The California wildfires were some of the largest and worst in American history, and caused over 100,000 human evacuations. But animals can’t quite hop in a car and drive to the other side of the state when they see fire coming their way.
Humans don’t have much warning either, but they do have much better transportation than just their feet.
Recently, a couple of burned bears were returned to the wild after weeks and months of treatment. They were found in the Los Padres National Forest, which was badly burned in the Thomas fires.
But veterinarians found quite the surprise with one of them. One of the female bears was pregnant.
Once they made this discovery, they had to work double-time to get these bears healed and returned to the wild so that the mother-to-be and her cub would not acclimate to captivity. It was entirely possible that if the cub was born in captivity, the mother would reject it due to the stressful environment.
After reading about some techniques used in Brazil, Jamie Peyton, chief of the Integrative Medicine Service at the University of California’s vet school, decided that they would use “alternative medicine” to help speed up the bears’ recovery.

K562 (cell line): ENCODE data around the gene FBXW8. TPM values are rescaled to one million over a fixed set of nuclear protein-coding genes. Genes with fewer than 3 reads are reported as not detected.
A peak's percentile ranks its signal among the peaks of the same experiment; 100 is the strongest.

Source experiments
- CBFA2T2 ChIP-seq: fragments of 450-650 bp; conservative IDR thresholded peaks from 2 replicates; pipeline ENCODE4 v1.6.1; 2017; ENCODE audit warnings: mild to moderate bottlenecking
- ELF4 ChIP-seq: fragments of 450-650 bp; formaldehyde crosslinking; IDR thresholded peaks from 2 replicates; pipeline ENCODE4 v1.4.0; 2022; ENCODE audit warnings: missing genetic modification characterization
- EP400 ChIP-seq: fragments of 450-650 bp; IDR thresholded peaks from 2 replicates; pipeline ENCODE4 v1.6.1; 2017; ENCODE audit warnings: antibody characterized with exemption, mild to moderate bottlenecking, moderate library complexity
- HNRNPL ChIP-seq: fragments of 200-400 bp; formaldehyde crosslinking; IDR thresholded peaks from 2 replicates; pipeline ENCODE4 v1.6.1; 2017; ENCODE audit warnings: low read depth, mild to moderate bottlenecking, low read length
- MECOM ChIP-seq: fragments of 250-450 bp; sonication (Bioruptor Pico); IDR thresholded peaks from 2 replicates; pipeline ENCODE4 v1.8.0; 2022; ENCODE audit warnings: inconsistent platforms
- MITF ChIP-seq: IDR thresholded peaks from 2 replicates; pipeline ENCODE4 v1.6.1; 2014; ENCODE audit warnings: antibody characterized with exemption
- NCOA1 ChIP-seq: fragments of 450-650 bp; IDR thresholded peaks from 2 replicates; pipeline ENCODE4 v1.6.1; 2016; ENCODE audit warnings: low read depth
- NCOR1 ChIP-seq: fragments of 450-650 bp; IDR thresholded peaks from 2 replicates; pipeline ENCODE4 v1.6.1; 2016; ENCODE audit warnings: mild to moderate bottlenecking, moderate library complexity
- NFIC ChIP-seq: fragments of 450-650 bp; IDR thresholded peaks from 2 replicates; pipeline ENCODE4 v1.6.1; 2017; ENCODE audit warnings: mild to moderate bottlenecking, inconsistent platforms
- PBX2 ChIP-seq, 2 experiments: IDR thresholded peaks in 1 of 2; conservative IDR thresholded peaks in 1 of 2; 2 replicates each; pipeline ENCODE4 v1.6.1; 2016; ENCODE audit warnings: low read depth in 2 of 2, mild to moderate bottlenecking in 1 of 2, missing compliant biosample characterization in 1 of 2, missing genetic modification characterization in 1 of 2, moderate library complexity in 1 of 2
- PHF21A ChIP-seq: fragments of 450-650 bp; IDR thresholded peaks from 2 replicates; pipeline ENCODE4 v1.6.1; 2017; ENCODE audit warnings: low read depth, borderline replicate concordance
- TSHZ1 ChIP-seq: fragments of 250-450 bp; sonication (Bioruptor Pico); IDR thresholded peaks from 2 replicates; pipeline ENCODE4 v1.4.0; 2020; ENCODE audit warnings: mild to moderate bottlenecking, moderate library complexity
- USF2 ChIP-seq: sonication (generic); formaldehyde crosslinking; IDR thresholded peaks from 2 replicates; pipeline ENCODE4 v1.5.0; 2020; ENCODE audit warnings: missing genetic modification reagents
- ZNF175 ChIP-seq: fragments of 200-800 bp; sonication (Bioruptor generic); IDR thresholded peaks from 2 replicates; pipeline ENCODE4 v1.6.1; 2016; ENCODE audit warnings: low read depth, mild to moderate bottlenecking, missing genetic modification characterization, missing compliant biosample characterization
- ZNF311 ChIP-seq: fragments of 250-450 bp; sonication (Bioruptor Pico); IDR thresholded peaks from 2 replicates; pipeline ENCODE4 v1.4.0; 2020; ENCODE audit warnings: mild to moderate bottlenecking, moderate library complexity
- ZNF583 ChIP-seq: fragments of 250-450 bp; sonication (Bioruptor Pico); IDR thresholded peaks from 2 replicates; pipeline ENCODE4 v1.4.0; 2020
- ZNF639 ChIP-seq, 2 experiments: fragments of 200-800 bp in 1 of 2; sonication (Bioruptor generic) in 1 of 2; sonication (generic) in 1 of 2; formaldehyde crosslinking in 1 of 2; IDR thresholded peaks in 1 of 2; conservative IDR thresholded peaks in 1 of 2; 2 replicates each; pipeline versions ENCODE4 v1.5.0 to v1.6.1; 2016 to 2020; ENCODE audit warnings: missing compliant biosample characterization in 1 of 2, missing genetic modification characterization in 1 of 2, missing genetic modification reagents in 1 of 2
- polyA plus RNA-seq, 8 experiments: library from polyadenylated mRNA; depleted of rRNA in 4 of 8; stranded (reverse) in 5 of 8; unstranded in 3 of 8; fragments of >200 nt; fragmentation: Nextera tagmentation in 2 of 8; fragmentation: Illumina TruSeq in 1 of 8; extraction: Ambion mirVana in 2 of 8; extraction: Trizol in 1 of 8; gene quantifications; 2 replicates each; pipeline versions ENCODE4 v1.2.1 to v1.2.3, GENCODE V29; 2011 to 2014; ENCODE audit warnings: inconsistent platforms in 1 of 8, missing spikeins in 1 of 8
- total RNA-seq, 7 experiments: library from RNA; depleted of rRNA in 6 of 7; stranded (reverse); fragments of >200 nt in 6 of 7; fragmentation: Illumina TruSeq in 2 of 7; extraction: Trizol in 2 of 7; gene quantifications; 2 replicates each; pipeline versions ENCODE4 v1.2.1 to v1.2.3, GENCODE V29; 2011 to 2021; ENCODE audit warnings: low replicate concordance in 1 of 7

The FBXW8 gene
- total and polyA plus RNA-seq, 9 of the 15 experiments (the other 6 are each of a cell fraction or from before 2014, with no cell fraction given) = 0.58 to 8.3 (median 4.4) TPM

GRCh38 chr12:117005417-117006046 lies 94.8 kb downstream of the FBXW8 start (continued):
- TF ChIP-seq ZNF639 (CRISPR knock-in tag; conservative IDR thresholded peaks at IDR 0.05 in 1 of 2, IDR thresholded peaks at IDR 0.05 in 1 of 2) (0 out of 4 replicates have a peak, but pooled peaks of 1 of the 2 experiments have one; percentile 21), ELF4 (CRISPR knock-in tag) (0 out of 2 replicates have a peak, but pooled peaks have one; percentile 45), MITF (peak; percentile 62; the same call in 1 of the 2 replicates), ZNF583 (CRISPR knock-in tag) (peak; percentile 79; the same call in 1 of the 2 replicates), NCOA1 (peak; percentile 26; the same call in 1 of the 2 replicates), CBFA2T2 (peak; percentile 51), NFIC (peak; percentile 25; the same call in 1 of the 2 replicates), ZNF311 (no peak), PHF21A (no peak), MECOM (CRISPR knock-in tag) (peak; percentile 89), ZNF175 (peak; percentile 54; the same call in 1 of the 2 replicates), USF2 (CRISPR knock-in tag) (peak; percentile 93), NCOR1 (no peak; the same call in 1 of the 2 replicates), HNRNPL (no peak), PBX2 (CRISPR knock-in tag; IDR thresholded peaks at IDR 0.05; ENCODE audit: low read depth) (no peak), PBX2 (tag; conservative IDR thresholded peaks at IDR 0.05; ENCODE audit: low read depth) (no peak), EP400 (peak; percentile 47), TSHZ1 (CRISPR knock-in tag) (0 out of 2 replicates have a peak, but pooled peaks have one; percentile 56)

Both bears had third-degree burns on all four paws, and would rarely move due to the intense pain.
Painkillers are difficult with predators because they’re dangerous to administer and anesthetizing the large animals is often too dangerous to risk.
Pain pills in food is also not entirely effective: there’s no way of knowing whether or not the animals will actually ingest the correct amount, if at all. If you’ve ever had to get your dog or cat to take a pill, you know the feeling.
“When I saw the degree of injury that she had and how much pain she was in, as a veterinarian, it just tugs at your heart,” Peyton said.
So what Peyton and her team did was graft treated tilapia skin to their paws. It’s been shown to be incredibly soothing and it’s “rich in collagen,” which promotes healing.
They then wrapped the feet in rice paper and corn husks — that way, if the bears ate them, there would be no complications like with normal cloth bandages.
“The high collagen level in the fish skins helps with healing and acts like a matrix,” said Peyton. “It would act as protection and it was pretty inexpensive and available.”
“We made little spring rolls with their feet,” Peyton said. In addition they used acupuncture, cold-laser therapy, and various chiropractic treatments to stimulate the healing process.
“After the first time we put the bandages on, she woke up, she stood up,” Peyton said. Previously, the bear in question would continuously lie down rather than put any weight on her paws.
Who knew this kind of “alternative care” was possibly more effective and faster than standard medicinal practices? Either way, we’re happy these bears and the unborn cub are feeling better and on their way home.
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